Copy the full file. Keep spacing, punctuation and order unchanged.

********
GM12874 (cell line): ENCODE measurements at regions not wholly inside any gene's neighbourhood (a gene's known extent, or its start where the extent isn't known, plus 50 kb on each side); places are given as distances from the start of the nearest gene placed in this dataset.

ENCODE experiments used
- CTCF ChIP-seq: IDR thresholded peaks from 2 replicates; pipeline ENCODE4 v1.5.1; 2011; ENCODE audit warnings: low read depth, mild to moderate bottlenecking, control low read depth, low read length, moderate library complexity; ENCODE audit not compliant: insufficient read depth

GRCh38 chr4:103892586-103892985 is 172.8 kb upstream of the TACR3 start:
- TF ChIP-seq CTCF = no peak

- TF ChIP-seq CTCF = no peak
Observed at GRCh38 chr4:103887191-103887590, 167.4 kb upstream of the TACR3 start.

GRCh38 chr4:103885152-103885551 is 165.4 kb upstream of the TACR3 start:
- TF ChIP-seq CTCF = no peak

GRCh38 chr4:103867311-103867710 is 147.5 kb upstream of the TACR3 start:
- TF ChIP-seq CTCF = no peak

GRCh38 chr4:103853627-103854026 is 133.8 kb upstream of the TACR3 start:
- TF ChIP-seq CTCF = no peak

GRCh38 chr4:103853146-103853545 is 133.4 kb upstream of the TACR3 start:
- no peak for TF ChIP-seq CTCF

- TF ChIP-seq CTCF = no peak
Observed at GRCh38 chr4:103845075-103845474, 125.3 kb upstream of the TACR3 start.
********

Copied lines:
GM12874 (cell line): ENCODE measurements at regions not wholly inside any gene's neighbourhood (a gene's known extent, or its start where the extent isn't known, plus 50 kb on each side); places are given as distances from the start of the nearest gene placed in this dataset.

ENCODE experiments used
- CTCF ChIP-seq: IDR thresholded peaks from 2 replicates; pipeline ENCODE4 v1.5.1; 2011; ENCODE audit warnings: low read depth, mild to moderate bottlenecking, control low read depth, low read length, moderate library complexity; ENCODE audit not compliant: insufficient read depth

GRCh38 chr4:103892586-103892985 is 172.8 kb upstream of the TACR3 start:
- TF ChIP-seq CTCF = no peak

- TF ChIP-seq CTCF = no peak
Observed at GRCh38 chr4:103887191-103887590, 167.4 kb upstream of the TACR3 start.

GRCh38 chr4:103885152-103885551 is 165.4 kb upstream of the TACR3 start:
- TF ChIP-seq CTCF = no peak

GRCh38 chr4:103867311-103867710 is 147.5 kb upstream of the TACR3 start:
- TF ChIP-seq CTCF = no peak

GRCh38 chr4:103853627-103854026 is 133.8 kb upstream of the TACR3 start:
- TF ChIP-seq CTCF = no peak

GRCh38 chr4:103853146-103853545 is 133.4 kb upstream of the TACR3 start:
- no peak for TF ChIP-seq CTCF

- TF ChIP-seq CTCF = no peak
Observed at GRCh38 chr4:103845075-103845474, 125.3 kb upstream of the TACR3 start.